I loved Sonea and her growth as a character throughout this series. In the early naughties, it was also unusual for a fantasy series to have a female lead, so that's why this series also stood out for me.



5. The Dark Days Club - Alison Goodman


"I am no warrior, sir, nor do I aspire to be. I have been taught to sew and sing and dance, and my duty is to marry, not fight demons. Look at me: I am an Earl's daughter, not a man versed in swords and fisticuffs.”
Set in Victorian England, The Dark Days Club follows Lady Helen as she discovers that demons lurk in the shadows and sets about to follow a destiny beyond society parties and finding a handsome Duke to marry.

Helen is an interesting character, as she has to deal with the gender oppression of the 1800's that demands women be meek and obedient. This creates a fun internal conflict to read as Helen learns more about herself and fights with her desire to be a true lady.


Have you read any of these? And have I left anyone off who deserves a mention? Let me know in the comments!

Monday, August 13, 2018

Tips: How to Grow Your Own Seedlings this Spring

Thanks to Checkers and their Little Garden promotion earlier this year, I have become quite addicted to growing things.

Checkers Little Garden
The Little Garden promotion rewarded shoppers with a mystery seedling kit per R150 spent at Checkers. There were 24 different seedlings from flowers to veggies and herbs.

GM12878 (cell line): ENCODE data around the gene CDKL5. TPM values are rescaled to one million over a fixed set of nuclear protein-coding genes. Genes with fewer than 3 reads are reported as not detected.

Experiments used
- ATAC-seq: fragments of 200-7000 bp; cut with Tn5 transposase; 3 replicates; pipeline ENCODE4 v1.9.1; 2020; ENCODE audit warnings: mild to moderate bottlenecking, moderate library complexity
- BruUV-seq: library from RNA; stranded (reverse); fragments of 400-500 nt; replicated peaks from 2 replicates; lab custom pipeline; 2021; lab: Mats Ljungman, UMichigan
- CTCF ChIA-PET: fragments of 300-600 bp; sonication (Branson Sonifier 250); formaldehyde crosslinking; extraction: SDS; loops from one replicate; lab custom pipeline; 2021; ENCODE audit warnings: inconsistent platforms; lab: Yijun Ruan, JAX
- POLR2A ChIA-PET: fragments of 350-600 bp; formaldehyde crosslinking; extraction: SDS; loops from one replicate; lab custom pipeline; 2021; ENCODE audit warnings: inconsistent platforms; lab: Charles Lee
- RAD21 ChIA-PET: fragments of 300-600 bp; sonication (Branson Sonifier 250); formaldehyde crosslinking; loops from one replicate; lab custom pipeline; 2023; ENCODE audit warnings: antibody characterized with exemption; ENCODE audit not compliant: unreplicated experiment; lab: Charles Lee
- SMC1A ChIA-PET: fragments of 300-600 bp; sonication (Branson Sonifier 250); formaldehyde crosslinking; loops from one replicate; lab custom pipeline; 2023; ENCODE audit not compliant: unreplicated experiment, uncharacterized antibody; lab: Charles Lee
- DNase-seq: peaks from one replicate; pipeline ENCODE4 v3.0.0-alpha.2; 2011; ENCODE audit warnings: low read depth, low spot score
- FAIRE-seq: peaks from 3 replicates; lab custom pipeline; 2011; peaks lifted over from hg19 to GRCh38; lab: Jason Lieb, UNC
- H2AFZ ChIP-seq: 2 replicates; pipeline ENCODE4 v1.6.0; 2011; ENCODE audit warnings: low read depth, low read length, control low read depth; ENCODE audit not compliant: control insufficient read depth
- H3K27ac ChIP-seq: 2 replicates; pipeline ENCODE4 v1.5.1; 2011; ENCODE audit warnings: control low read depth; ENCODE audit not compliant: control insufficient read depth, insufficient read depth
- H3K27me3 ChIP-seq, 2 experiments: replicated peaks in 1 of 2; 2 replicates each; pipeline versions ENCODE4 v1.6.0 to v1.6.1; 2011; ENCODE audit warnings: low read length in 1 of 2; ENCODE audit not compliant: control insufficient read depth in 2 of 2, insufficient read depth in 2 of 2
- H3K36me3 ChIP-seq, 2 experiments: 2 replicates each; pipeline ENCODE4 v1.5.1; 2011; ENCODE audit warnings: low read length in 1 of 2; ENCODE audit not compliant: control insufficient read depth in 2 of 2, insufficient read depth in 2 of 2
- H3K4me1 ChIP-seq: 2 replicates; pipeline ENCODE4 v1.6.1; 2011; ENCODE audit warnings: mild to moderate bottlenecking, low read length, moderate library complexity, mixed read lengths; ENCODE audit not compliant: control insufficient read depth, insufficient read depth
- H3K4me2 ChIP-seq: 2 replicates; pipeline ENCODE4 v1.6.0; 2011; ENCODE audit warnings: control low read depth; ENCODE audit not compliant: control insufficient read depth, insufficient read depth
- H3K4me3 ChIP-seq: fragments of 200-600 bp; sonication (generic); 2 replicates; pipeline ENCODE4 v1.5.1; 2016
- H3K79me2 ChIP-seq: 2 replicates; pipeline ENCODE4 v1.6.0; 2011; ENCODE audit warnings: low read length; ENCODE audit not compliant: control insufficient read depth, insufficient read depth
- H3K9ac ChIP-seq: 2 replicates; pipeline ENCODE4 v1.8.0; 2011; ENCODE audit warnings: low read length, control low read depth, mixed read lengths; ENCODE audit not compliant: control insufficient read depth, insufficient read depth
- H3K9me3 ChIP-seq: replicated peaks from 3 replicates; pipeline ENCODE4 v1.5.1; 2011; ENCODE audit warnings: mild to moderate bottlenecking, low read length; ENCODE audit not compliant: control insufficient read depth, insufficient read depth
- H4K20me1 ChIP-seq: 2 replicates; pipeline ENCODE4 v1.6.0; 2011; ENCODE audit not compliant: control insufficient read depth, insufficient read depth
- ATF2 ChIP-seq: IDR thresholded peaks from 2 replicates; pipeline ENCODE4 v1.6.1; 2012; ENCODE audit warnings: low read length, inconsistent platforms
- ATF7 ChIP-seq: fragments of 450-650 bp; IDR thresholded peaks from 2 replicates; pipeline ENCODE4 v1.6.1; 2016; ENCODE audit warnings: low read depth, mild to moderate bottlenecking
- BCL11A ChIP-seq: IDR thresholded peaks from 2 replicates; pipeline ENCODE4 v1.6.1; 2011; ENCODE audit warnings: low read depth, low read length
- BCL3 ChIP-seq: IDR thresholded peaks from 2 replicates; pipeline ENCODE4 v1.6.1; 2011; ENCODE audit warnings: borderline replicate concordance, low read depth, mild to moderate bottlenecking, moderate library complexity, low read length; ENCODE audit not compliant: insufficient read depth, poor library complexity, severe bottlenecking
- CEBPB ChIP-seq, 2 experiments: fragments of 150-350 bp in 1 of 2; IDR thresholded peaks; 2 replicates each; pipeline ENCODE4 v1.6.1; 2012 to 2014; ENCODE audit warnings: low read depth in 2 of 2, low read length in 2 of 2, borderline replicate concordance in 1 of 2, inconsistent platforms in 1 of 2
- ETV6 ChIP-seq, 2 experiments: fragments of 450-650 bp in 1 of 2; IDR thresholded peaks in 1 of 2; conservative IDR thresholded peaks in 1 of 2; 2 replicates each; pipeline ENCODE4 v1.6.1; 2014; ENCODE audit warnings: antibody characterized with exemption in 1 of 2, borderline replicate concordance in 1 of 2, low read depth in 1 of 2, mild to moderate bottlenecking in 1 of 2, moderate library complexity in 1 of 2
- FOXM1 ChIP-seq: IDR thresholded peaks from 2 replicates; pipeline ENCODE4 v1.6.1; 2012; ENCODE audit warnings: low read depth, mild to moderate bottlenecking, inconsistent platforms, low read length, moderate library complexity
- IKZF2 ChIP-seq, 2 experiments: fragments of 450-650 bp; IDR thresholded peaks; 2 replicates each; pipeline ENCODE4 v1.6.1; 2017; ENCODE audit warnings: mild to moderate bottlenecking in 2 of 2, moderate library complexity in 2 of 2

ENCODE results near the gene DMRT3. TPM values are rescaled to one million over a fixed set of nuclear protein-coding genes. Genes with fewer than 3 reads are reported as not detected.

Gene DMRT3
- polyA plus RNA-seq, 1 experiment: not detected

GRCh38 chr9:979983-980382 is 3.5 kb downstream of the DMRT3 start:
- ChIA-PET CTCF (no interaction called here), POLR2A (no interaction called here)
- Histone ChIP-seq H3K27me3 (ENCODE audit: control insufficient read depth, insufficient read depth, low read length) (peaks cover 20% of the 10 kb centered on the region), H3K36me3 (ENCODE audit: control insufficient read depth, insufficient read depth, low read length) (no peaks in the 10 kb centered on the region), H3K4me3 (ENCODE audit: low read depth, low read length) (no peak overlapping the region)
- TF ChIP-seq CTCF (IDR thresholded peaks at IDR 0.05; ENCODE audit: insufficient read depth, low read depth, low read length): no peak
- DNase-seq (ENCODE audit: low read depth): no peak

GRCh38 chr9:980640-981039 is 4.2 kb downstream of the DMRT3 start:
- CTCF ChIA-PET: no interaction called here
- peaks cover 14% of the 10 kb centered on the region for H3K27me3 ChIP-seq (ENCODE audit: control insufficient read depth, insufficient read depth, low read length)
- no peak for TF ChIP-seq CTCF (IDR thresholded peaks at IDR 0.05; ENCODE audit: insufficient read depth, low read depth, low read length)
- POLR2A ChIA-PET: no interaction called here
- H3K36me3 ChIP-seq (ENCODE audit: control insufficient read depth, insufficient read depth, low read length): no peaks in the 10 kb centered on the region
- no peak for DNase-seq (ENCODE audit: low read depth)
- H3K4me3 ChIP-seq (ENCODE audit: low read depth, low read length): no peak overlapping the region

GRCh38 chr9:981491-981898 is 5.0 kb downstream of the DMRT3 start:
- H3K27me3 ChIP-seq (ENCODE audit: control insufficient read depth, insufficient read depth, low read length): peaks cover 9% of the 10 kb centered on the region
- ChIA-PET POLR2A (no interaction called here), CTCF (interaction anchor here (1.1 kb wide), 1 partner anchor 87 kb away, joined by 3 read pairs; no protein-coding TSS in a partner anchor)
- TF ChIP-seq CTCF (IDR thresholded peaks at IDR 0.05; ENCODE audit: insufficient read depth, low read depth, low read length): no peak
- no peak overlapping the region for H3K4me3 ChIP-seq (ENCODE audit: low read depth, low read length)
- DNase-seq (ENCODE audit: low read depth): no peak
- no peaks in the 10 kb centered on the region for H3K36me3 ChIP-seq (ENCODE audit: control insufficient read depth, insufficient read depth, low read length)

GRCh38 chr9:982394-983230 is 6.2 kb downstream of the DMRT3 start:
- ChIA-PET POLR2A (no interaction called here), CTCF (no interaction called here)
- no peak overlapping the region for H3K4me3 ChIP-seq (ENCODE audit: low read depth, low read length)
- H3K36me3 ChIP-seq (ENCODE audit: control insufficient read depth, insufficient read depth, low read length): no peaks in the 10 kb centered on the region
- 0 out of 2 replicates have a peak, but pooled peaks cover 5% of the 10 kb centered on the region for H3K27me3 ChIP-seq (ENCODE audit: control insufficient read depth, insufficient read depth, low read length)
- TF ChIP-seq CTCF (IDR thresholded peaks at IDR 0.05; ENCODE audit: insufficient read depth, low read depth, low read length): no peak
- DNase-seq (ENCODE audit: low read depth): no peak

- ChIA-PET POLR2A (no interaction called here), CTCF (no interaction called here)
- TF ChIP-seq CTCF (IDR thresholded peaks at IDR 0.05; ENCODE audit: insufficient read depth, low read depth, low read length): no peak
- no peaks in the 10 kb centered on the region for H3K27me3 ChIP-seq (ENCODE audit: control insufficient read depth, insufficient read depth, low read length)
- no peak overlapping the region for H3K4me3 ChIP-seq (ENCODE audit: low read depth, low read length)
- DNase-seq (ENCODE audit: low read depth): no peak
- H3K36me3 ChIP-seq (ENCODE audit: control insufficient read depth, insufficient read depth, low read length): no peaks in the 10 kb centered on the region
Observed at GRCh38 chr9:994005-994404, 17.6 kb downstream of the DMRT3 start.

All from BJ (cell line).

It was just unfortunate that this special was right in the middle of autumn. Even though Checkers promised that the seedlings would survive the mild South African winter, it is still not ideal for new gardeners. Mine mostly survived and I now have a flowering garden to look forward to and enjoy this spring. However, I did want more variety and investigated how to mimic the Little Gardens with my own seeds.

I had great success planting my own seeds and, because it's now a great time to plant them, decided to put together this post to help everyone else wanting to try their hand at growing their own.

It is lots of fun, super rewarding and also cheaper than getting punnets of seedlings from the nursery.

Here is what you will need to start off:

  • Palm peat
  • Seed packets of your choice
  • An old bucket
  • Seagro Organic Plant Food